Sadler senses his time has arrived
He finally had, at long last, the resources and funding he'd always craved. And he had a teammate to strategize with and, perhaps most important, he'd had those things for a full year and was raring to go from the drop of the first green flag.
"I had the time of my life last year," Sadler said. "I never knew that racing and being in the middle of it all the time could be so much fun."
There's no way he could have known. The driver's license Sadler uses to compete has always said NASCAR on it. His cars have always been registered with the Cup garages, but when he used to race for Wood Brothers Racing, he was the lone driver in a one-car stable and had trouble keeping up.
Even after taking the seat of Robert Yates Racing's No. 38 Ford, Sadler was still distanced from the competition; he had to adjust to his surroundings, and the brand-new team endured startup pains.
But in 2004, Sadler joined the big leagues on equal footing. He was in the right equipment, with the right team, at the right time. And the proof was in the fact that Sadler became a threat -- grabbing a berth into the first NASCAR playoffs and finishing ninth in the points standings.
It wasn't until last year's strong finish that Sadler had the confidence to set bold goals and truly believe he was a favorite to contend for the Nextel Cup title.
This season, Sadler has been clear: Anything less than another playoff run would be disappointing. He also has been crystal clear about how he plans to do it -- and it starts now. Sadler is strong at the intermediate, 1.5-mile racetracks, which means the chase for the 2005 Cup is in full swing for him.
"We need to make really strong progress here the first two months because these are Elliott Sadler-type of racetracks," he said. "California, Las Vegas, Atlanta and Texas are four of the first seven races this season, so these intermediate racetracks -- these mile-and-a-half tracks, which I group California in because they are intermediate cars -- are where we need to gain a lot of points.
"Our goal is to be in the top five in points leaving Texas because after that we'll go to tracks where we may not have been as strong in the past."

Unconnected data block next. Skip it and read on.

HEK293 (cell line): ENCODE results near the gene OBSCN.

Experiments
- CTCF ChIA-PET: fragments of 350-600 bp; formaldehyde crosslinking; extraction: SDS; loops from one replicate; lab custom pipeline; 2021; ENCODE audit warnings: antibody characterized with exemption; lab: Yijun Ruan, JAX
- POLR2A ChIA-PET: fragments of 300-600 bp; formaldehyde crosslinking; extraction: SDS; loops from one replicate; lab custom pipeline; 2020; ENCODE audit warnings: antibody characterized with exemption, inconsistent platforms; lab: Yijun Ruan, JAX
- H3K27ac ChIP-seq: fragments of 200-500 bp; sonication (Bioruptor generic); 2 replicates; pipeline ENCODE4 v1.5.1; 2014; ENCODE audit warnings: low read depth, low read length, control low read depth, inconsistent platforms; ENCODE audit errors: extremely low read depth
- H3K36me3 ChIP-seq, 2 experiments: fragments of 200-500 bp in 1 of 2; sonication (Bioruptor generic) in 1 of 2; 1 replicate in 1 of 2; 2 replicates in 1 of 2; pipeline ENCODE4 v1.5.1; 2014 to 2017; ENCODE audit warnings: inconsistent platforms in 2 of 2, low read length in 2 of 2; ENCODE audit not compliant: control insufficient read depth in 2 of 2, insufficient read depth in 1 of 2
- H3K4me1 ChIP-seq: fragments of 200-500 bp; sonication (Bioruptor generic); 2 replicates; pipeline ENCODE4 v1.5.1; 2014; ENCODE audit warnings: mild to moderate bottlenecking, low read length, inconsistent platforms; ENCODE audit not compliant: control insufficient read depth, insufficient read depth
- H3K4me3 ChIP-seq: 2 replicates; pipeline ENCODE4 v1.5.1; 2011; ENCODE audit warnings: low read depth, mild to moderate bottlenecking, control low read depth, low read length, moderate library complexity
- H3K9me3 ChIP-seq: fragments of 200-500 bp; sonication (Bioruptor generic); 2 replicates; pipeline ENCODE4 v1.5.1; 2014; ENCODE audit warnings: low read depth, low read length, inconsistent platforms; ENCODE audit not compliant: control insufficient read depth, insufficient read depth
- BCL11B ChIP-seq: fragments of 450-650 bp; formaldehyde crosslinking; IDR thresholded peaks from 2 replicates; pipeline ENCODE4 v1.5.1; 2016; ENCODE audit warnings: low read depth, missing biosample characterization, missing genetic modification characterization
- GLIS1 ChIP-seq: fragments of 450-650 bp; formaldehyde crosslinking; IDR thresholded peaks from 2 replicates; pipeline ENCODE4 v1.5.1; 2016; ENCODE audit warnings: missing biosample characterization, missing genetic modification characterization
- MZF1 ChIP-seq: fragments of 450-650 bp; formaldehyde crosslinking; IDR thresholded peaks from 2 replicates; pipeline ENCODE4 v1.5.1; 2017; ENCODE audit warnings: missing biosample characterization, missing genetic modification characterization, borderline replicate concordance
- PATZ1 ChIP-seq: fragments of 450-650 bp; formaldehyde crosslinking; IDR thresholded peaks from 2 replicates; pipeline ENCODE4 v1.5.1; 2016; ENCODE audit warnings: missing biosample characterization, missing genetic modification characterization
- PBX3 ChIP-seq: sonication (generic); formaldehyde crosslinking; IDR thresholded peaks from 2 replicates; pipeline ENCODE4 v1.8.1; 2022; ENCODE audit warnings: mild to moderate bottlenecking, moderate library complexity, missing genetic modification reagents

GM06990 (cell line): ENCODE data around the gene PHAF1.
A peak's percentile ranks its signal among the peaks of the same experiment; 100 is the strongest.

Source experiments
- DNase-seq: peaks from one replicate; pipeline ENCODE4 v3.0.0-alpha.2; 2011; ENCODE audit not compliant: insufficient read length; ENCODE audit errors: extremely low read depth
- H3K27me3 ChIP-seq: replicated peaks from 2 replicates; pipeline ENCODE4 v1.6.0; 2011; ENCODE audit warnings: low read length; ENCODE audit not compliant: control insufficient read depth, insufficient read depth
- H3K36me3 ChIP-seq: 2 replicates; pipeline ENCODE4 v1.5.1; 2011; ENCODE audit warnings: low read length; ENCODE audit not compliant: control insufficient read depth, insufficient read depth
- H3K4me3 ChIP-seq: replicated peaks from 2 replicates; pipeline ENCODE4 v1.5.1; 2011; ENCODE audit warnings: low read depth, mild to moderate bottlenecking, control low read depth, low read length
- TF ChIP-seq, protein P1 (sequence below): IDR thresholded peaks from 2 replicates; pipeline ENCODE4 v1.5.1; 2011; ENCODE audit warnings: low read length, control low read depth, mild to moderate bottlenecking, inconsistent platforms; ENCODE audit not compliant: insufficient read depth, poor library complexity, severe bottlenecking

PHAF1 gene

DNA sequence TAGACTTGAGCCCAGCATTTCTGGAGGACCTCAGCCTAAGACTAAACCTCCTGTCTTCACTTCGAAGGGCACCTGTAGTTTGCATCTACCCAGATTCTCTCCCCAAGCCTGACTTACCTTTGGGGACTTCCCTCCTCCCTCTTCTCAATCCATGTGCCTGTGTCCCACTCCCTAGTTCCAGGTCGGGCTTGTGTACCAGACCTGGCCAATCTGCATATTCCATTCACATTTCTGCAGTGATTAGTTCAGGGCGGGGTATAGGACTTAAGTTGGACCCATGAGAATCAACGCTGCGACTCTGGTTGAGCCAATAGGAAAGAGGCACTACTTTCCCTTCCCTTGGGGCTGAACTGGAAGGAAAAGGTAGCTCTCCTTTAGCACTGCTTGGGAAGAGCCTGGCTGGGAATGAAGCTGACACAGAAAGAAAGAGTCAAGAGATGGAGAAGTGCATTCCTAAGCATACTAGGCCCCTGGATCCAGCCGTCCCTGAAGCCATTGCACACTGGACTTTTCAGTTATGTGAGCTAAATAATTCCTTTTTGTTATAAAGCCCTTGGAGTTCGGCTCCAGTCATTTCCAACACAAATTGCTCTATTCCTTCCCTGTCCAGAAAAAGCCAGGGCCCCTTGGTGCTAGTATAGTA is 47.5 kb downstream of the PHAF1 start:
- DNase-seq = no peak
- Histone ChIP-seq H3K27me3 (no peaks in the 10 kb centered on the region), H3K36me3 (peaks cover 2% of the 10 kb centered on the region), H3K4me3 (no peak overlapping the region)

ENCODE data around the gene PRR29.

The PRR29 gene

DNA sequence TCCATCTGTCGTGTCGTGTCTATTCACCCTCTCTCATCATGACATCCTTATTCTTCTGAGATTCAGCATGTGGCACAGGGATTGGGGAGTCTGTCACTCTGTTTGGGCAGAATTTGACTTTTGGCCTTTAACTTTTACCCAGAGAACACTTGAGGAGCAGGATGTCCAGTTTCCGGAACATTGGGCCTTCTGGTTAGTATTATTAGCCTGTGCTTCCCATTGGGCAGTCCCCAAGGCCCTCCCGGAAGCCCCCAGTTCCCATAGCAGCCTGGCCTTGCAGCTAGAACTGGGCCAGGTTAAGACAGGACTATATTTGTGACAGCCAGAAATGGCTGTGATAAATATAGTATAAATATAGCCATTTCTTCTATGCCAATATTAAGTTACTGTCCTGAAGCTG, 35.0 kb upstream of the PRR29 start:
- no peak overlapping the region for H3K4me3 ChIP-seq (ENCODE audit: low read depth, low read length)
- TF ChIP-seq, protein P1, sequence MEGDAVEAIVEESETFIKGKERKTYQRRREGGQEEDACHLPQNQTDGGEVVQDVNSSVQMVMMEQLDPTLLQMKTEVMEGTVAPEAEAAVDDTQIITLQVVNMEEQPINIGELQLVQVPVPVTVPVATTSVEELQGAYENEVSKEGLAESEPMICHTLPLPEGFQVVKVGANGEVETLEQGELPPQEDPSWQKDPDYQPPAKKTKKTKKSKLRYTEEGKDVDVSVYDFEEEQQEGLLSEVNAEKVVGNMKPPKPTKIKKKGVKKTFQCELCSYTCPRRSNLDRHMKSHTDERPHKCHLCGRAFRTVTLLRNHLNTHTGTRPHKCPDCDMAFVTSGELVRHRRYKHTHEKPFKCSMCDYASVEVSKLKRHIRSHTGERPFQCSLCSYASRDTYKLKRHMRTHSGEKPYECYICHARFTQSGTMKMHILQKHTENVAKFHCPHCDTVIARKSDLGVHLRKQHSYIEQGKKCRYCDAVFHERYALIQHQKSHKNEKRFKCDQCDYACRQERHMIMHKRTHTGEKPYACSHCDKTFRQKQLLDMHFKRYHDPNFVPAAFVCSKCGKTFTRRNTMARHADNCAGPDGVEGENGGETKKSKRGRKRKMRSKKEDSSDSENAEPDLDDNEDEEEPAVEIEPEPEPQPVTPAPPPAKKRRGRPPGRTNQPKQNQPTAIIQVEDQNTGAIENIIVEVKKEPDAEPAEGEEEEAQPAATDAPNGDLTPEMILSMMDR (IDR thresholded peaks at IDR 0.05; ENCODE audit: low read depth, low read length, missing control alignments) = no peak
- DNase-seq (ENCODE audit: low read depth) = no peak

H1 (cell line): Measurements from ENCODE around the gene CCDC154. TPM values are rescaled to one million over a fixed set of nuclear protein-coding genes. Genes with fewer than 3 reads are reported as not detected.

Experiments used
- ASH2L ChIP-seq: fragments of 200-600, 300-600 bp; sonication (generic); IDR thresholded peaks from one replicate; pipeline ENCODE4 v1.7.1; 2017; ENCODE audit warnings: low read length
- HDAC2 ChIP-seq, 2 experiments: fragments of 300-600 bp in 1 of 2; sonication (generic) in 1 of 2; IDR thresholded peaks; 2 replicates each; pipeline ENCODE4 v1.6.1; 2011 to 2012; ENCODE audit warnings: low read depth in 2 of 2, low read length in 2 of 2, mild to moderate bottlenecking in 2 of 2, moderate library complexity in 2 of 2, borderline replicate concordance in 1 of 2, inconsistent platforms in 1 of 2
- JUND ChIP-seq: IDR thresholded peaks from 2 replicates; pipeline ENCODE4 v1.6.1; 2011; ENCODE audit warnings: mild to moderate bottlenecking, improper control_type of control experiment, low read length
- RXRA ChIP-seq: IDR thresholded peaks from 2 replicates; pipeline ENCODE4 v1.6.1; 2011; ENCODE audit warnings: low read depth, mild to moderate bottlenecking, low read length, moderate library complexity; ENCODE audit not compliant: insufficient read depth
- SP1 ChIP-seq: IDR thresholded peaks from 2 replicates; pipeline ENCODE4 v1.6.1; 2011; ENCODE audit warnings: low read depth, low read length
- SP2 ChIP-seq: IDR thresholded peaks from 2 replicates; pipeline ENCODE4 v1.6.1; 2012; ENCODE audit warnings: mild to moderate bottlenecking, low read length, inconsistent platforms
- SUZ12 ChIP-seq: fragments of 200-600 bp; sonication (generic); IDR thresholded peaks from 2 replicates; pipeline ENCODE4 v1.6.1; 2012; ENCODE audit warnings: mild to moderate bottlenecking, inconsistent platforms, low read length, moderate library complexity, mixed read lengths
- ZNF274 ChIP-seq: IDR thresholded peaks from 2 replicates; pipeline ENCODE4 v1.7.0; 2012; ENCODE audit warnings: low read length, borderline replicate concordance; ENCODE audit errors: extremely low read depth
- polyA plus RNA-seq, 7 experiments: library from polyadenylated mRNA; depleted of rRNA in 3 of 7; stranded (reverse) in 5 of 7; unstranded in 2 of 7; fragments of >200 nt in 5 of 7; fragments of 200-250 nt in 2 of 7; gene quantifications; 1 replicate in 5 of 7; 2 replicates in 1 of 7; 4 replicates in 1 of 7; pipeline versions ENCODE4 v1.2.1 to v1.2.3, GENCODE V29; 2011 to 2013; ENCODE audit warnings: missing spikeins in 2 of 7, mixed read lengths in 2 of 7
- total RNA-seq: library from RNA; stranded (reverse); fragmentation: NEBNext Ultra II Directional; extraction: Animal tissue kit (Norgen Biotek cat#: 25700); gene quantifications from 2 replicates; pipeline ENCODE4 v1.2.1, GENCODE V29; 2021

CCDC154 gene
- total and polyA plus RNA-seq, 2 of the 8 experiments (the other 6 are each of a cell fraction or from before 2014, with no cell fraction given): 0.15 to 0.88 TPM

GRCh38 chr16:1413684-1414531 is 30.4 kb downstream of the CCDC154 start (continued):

With an eighth-place run at California Speedway last week, Sadler is sitting in sixth place in the points standings, and he has two straight intermediate tracks coming up: Las Vegas and Atlanta. Confidence is running high, especially considering that Sadler's car was strong for both tracks last year. He finished sixth in Vegas and, though he finished only 29th in Atlanta, says he has pinpointed the problem and is eager to get back.
"I know everybody is excited because we're all starting out zero-zero, but I really think the hurdles that we went over last year, we learned a lot about each other, we learned a lot about our teams," Sadler said. "We know we've got some good points. We know we've got some places we need to work on."
One place the team needed work was finding answers to the technical questions a lot faster than it did -- or didn't -- last year. But team owner Robert Yates and General Manager Eddie D'Hondt revamped the organization and added many new employees -- including an entire technical group.
"Having just two race engineers on our staff for 2004, we scratched and clawed our way to stay atop the constant change our sport brings," D'Hondt said. "We have now built a full engineering and technology staff designed to bring us answers to questions full time while our teams are away testing and racing."
Just one of the perks of racing with the big boys, Sadler realizes now. Some other perks? Consistently running fast, consistently benefiting from fast pit stops and consistently finishing races.
Sadler has all the pieces in place to have his real breakout year in 2005.
"It's different now when you start the season knowing you can win the championship," Sadler said. "It's exciting."
Rupen Fofaria is a freelance writer living in Chicago and a regular contributor to ESPN.com. He can be reached at firstname.lastname@example.org.
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